Veterans request renaming Stumptown Park

Hundreds of people enjoy good food and warm weather during the Food Truck Fridays festival last year at Stumptown Park. Joshua Komer/MMHW file photo

In July 2020, when the Hooks-Orr American Legion Post 235 commander approached the board of commissioners with a plan to renovate the veteran’s memorial at Stumptown Park, the board felt the collaboration was a win-win.

The Legion worked through various conduits to have plans approved, requested donations from local businesses, and even the artistic renderings were made by veterans who are also artists.

Legion Post 235 got to work, transforming the landscape around the existing veterans memorials with a thoughtful installation that celebrates all of our nation’s military forces.

Towards the end of the project, excited veterans and other contributors began brainstorming another way to honor our vets: by renaming the park Stumptown Veterans Memorial Park.

The town board heard from many voices, mostly veterans, who were for the renaming.

We also heard from a handful against the renaming, a few of whom, political players and former mayors, championed the rebranding of the original parade and celebration, Stumptown Festival, to Matthews Alive!

Erasing history from a weekend festival then championing the same name as personal legacy seems incongruous.

After some discussion, and for legitimate reasons, renaming the park is off the table.

The current debate is if creating a Veterans Memorial Pocket Park out of the renovated area would interrupt the annual Matthews Alive! Festival.

Festival fun aside, there’s a creative solution being thrown around: removable benches that would face the memorial most days, turn to face the stage for event seating (possibly reserved for community members with mobility difficulty), and go in storage during events where every inch of park is needed.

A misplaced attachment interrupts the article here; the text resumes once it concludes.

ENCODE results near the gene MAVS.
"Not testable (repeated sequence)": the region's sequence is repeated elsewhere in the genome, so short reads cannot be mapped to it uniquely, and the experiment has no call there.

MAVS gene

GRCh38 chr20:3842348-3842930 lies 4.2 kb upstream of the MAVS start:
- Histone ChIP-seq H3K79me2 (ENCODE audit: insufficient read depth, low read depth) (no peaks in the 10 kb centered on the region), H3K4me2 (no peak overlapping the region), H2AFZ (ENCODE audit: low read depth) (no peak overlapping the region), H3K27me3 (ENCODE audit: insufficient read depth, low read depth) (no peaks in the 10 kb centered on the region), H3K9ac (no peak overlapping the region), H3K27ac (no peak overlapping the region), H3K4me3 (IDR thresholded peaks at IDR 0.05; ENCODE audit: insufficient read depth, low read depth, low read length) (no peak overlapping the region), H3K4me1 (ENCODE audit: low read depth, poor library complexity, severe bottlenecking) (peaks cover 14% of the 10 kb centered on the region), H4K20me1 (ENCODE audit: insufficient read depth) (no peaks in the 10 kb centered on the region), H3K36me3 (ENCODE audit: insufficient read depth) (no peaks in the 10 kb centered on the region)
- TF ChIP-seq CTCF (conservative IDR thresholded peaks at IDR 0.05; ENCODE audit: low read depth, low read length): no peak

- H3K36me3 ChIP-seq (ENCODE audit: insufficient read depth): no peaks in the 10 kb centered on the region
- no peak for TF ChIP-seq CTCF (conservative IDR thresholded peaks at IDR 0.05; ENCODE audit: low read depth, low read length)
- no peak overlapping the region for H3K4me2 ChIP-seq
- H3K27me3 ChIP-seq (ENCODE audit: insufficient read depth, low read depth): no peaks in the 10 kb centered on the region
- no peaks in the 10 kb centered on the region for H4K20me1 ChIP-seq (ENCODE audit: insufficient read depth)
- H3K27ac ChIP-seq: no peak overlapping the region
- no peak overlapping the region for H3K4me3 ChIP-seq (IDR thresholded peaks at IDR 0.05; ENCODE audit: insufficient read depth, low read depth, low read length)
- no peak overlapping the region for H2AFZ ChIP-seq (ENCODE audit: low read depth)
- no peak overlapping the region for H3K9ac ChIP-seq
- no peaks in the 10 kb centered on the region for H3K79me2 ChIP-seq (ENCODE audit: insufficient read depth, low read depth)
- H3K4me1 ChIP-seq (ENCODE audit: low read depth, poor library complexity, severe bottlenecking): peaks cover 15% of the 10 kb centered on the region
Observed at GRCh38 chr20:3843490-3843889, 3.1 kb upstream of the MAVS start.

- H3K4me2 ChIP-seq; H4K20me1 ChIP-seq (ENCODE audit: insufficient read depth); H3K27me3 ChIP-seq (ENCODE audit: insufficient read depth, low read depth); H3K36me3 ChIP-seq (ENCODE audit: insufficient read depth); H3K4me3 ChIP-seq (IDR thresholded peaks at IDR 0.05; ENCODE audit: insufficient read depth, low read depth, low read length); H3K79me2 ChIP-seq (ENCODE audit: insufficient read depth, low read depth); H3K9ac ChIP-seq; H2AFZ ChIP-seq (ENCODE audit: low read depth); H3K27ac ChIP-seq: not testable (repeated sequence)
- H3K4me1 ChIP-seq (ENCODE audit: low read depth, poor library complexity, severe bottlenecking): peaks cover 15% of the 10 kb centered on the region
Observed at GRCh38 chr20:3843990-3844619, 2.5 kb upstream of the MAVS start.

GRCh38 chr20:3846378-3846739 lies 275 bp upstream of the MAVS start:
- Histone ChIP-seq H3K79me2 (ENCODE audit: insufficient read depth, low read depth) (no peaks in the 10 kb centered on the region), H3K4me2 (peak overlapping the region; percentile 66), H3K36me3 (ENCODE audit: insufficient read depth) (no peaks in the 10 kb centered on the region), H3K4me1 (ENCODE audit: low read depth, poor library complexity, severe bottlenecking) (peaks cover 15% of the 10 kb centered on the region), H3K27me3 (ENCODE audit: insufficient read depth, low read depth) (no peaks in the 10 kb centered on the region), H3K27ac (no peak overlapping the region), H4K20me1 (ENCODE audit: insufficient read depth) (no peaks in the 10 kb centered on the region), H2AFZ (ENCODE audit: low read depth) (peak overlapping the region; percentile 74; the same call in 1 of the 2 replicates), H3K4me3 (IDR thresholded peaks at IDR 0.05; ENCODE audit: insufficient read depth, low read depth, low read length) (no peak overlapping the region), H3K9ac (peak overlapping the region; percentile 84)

The name Stumptown is a legacy for people who have dedicated their lives to serving Matthews. The name Stumptown Park remains, honoring theirs and countless others who laid the groundwork for what Matthews is today.

Hindsight is 20/20, and we, as a board, realized the Matthews Parks, Rec, and Cultural Advisory Board in partnership with the Matthews Veterans Advisory Board should determine a collaborative solution without messy politics involved.

So, for the past several months, the advisory committees have been discussing the issue, holding public meetings, gathering input and forming opinions.

With each step toward consensus, inevitably progress is stunted by outside forces of political posturing. While we discuss semantics and minutiae, Matthews veterans are subjected to a cold and unnecessary controversy.

Yes, some are remembering a return home from a horrific war only to feel isolated and unwelcomed.

As community leaders, we must find a compromise and show our friends and neighbors compassion. We must replace ego with honor in this conversation.

I would venture to say that none of us on the board of commissioners expected the process to become so heated; after all, the singular purpose is to honor the sacrifice and service of the veterans of Matthews.

Compromise is necessary.

The Matthews Veterans Memorial Park will be a pocket park, relegated to a small area at the rear of Stumptown, with new and renovated memorials that will teach children about those who have served in a tangible way while giving veterans a place to remember the fallen and feel a long overdue appreciation.

It all comes down to benches; a simple solution to resolve this political game of ping-pong.

Renee Garner serves as mayor pro tem of Matthews.

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